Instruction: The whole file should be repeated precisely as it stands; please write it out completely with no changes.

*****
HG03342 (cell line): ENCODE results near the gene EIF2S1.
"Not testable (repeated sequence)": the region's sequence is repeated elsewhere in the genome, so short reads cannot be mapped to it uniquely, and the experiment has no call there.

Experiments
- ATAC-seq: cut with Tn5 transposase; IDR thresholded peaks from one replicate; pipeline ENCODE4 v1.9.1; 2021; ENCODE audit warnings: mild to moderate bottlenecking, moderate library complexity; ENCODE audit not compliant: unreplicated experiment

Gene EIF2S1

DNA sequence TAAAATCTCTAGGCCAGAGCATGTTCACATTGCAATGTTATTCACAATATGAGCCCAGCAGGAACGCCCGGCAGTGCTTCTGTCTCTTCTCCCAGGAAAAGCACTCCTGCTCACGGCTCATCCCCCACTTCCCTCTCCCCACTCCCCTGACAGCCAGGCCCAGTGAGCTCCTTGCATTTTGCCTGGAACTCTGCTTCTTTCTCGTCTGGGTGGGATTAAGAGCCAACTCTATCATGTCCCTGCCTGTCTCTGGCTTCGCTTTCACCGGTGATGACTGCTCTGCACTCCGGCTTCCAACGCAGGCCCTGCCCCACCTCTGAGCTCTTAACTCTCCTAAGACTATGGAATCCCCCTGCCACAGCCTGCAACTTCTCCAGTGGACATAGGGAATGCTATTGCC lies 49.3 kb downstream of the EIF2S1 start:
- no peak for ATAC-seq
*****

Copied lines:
HG03342 (cell line): ENCODE results near the gene EIF2S1.
"Not testable (repeated sequence)": the region's sequence is repeated elsewhere in the genome, so short reads cannot be mapped to it uniquely, and the experiment has no call there.

Experiments
- ATAC-seq: cut with Tn5 transposase; IDR thresholded peaks from one replicate; pipeline ENCODE4 v1.9.1; 2021; ENCODE audit warnings: mild to moderate bottlenecking, moderate library complexity; ENCODE audit not compliant: unreplicated experiment

Gene EIF2S1

DNA sequence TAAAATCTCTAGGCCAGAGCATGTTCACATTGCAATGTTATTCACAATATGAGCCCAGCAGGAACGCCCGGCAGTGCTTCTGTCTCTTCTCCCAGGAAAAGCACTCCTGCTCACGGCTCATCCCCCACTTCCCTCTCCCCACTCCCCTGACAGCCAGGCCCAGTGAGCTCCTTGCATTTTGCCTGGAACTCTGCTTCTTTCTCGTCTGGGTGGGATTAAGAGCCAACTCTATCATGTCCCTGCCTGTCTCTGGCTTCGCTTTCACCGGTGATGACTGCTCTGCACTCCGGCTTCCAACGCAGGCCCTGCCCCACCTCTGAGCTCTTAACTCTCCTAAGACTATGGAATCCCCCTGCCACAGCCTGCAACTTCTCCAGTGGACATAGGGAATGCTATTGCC lies 49.3 kb downstream of the EIF2S1 start:
- no peak for ATAC-seq